An Uber Eats delivery worker sacked for being 10 minutes late for a job will on Monday seek a tribunal appeal after the Fair Work Commission rejected her unfair dismissal case.
The Fair Work Commission in August this year said Adelaide-based Amita Gupta was not an employee of Uber Eats, and as such was not covered under unfair dismissal laws.
But Gupta and the Transport Workers’ Union today claim that Gupta’s case should be heard due to its public interest, and relevance for Australia’s thousands of gig economy workers.
“Everyday thousands of food delivery riders experience degrading conditions. With no minimum guaranteed wages, they are expected to remain logged on for work for hours, waiting for delivery orders to come through,” said TWU National Secretary Michael Kaine.
“When the orders do come through the rates are pitiful. If they are late by even a few minutes or complain they get sacked. We do not believe it is in the public interest for these dystopian conditions to be allowed to endure and become the norm in Australia.”
Kaine said Gupta’s case was an example of the “slave-like conditions” in the gig economy.
“in one week alone she was logged onto the app for 96 hours and was paid just $300. When she was late with an order by 10 minutes, Uber sacked her. We cannot stand by and allow this to happen,” Kaine continued.
Gupta will be the first Australian company to challenge Uber with legal representation. Due to her little English, her husband Santosh will represent her in the hearing.
Gupta worked at Uber from September 2017 to January 2019 and completed more than 2,200 deliveries with her husband over that period.
She also claimed that she was required to accept jobs as not doing so would see her ratings fall lower than 85 per cent, which could see her access to the App revoked.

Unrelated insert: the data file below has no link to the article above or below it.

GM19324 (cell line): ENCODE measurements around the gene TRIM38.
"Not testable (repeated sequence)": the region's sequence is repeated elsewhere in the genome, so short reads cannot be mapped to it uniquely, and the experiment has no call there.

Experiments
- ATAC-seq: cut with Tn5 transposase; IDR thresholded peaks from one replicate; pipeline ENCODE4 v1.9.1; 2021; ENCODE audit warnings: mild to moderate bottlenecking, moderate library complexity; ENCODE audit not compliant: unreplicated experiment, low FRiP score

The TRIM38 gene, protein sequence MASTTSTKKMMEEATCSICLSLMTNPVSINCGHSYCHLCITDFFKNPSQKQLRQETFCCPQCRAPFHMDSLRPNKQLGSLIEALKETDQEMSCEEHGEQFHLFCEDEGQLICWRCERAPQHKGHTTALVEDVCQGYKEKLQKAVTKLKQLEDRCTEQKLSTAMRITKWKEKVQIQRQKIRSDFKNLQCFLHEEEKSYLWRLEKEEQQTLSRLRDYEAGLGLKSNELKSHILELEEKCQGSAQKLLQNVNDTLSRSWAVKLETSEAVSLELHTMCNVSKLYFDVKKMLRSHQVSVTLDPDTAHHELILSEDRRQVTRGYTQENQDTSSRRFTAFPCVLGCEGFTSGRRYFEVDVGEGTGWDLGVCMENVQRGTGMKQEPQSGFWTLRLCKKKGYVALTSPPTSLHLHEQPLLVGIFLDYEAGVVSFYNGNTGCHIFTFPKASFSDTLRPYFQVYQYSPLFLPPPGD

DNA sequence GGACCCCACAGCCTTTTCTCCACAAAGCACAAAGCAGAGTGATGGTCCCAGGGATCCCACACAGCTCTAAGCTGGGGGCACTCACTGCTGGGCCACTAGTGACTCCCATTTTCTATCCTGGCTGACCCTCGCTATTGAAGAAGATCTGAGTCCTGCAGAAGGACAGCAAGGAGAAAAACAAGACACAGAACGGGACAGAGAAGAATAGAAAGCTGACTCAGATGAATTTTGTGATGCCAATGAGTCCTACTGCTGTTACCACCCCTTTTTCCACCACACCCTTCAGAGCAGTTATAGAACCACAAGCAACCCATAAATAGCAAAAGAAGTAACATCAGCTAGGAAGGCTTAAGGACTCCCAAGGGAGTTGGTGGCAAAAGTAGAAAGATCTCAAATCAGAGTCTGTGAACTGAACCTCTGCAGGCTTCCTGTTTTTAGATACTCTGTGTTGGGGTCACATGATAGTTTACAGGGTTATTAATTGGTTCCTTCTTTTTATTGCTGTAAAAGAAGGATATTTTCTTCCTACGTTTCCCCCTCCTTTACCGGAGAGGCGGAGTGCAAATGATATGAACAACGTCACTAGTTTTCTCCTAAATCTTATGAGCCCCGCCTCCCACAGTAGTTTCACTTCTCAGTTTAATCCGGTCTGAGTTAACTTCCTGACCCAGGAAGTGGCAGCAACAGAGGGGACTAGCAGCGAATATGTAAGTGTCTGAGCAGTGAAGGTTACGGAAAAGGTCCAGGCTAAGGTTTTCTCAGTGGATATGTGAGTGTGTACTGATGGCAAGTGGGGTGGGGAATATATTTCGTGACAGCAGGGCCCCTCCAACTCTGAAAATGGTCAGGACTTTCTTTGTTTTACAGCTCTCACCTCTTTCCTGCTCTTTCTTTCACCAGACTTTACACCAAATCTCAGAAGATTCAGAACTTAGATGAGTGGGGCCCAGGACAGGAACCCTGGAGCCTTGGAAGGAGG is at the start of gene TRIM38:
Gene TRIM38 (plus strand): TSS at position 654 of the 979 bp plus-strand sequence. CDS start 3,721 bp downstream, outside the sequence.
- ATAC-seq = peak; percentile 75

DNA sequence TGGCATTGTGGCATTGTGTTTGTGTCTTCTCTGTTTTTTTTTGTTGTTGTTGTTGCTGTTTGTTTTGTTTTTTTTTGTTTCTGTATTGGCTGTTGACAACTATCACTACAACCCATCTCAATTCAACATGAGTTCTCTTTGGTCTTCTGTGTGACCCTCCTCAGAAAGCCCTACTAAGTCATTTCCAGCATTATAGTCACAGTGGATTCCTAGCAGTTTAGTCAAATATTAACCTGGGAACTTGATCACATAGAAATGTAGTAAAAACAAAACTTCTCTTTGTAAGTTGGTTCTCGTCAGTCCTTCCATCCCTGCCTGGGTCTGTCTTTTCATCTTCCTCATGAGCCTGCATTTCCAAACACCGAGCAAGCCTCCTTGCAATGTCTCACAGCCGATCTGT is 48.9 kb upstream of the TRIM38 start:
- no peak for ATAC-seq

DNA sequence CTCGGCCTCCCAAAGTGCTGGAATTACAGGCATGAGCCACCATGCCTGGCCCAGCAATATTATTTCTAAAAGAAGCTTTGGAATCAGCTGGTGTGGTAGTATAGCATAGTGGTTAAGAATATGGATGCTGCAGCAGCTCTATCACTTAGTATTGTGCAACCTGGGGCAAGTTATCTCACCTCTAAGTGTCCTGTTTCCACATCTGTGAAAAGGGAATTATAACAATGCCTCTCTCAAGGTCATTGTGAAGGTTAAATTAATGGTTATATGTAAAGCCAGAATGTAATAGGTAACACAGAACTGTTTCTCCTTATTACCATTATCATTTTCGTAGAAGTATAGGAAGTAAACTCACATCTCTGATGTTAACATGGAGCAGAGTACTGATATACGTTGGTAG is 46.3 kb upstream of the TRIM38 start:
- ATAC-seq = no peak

But Uber claimed she was a Delivery-Partner, not an employee.
Uber Eats workers claim to be nearing homelessness
Uber Eats drivers and the Transport Workers’ Union in October claimed they were nearing homelessness after pay decreased from an average $26.70 an hour to $13.90 due to changes to the delivery system.
However, in a statement to Yahoo Finance at the time, Uber said there have been no changes and said the union’s survey was based on 67 drivers.
“There have been no changes to the way delivery partner earnings are calculated, which continues to include a pick-up fee, drop-off fee, and a per-kilometre distance calculation.
“While earnings vary depending on when and where partners choose to deliver, we work with delivery partners to provide additional information about ways to maximise their potential earnings.”
Uber said its drivers “value the freedom of being their own boss” and many use the app as a way to support other income.
California sets new precedent
It comes just months after Californian lawmakers approved a bill which would see some gig economy workers like Uber drivers reclassified as employees, and which could cost Uber US$500 million a year.
Given how Uber and Uber Eats’ workers perform the essential work, the huge tech firm would fail that test.
Foodora worker judged an employee by Fair Work Commission
The decision, which saw Foodora’s firing to be “unnecessarily harsh” sent shock-waves through the gig economy sector after Klooger was judged an employee due to Foodora’s control over his work.
Klooger claimed that he was fired after raising concerns about pay.
The judgment found that Foodora’s control over when he started and finished work meant Klooger was an employee
Yahoo Finance has contacted Uber for comment.
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